V: Cassette tapes… does anyone actually purchase cassette tapes?
D: I read recently that cassette tapes are coming back "in style", presumably similar to the resurgence of the vinyl record in recent years. The cassette culture is having a revival. This baffled me at first, since cassette tapes are awkward to produce and use and also have terrible sound quality compared to records and CDs. Regardless, a lot of underground labels have been releasing noise, ambient, and industrial stuff on tape, and I think this mostly is caused by the Internet music culture. More and more people are listening exclusively to digital copies of music, and physical releases are becoming more and more of a novelty thing. I'm speaking from personal experience, too; I don't have a turntable but I own a few vinyl records, and I got them simply for the appeal of owning music in an interesting format. Packaging is the biggest reason—I'm a sucker for cool packaging, and there's so much opportunity for creativity in packaging artwork. It doesn't matter if people can play it or not, but if it looks cool, people will want a copy. Admittedly the packaging for the Music for... tapes aren't interesting, but they are definitely a "novelty" thing.

V: Will you be looking to release future work on CDs or are you going to be taking a strictly downloadable direction?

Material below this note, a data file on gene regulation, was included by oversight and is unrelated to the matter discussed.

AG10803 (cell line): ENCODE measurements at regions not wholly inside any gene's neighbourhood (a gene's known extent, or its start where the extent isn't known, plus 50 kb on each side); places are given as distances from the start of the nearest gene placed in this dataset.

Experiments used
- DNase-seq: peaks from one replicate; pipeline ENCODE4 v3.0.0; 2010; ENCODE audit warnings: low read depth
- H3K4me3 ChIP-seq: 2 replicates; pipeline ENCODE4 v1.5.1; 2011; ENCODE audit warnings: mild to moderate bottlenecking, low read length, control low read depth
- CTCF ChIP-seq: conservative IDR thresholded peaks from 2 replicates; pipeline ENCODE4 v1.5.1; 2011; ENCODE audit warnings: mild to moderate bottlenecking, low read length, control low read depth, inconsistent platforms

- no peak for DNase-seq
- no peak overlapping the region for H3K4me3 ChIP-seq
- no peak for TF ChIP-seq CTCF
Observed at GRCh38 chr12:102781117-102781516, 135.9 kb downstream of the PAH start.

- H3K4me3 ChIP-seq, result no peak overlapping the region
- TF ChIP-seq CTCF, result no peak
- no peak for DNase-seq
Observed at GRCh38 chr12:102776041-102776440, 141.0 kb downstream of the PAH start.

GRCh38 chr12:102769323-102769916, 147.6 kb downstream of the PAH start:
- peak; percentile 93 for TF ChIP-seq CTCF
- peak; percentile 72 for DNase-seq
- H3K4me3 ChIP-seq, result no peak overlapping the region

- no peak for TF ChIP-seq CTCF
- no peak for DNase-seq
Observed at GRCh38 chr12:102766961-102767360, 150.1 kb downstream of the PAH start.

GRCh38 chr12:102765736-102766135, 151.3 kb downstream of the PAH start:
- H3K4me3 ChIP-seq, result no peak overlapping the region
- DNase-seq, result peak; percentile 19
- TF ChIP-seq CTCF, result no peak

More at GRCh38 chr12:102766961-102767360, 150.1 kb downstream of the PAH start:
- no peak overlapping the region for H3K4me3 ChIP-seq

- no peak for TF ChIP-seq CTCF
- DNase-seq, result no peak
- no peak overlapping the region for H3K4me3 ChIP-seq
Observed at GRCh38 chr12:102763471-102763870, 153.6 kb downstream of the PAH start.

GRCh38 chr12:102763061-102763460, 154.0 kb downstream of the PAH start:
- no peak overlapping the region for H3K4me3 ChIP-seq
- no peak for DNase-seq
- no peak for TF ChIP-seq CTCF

D: The idea of putting out CDs has always been something sitting at the back of my mind, but I don't have a whole lot of incentive to go through with it at this point. Clearly, releasing CDs gives an artist a lot more legitimacy, a bit of extra cash, and of course there's the opportunity for extra creativity with the packaging. One of the biggest things keeping me from making CDs right now is the financial aspect. I simply don't have the money to press a bunch of CDs myself, especially since I have practically zero experience running a label. I haven't bothered trying to get signed somewhere either, probably because I'm pretty comfortable running things the way they are at the moment. If someone were to approach me and offer to print some stuff up, I'd probably say yes, but I'm just as happy if they don't. I've offered everything I have for a free download so far, and I consider myself successful—heck, even lucky—if people listen to it.

V: What do you hope to accomplish with the next record?
D: Actually, after Cleanse, the "Tidal" single, and Music for Automata all come out within the next couple of months, I'll probably be taking a break from Deterior for a bit to focus more on my education, like I did last year. I'll definitely pick it all back up before too long, probably this summer at the latest. I don't have any clear goals in mind for what I want to do with my next record. Something that I wanted to do with Cleanse was actually releasing the album in three discs, which could be played individually or synced (somewhat of a nod to Rosetta and Boris, but theirs weren't three discs). I didn't really possess the time or skill to pull this off the way I wanted. I think this would be a really cool thing to try to work on later this year. It would really tie the rock and noise aspects of my music that have been mostly separated from each other so far, and I'd have tons of time to crank out a lot of quality material since I would want to spend a lot of time working on it, possibly until early 2010. It's anyone's guess though.

V: Something very noticeable in your work is the abundance of noise and electronics, is this something that you see taking a more prominent role in your work?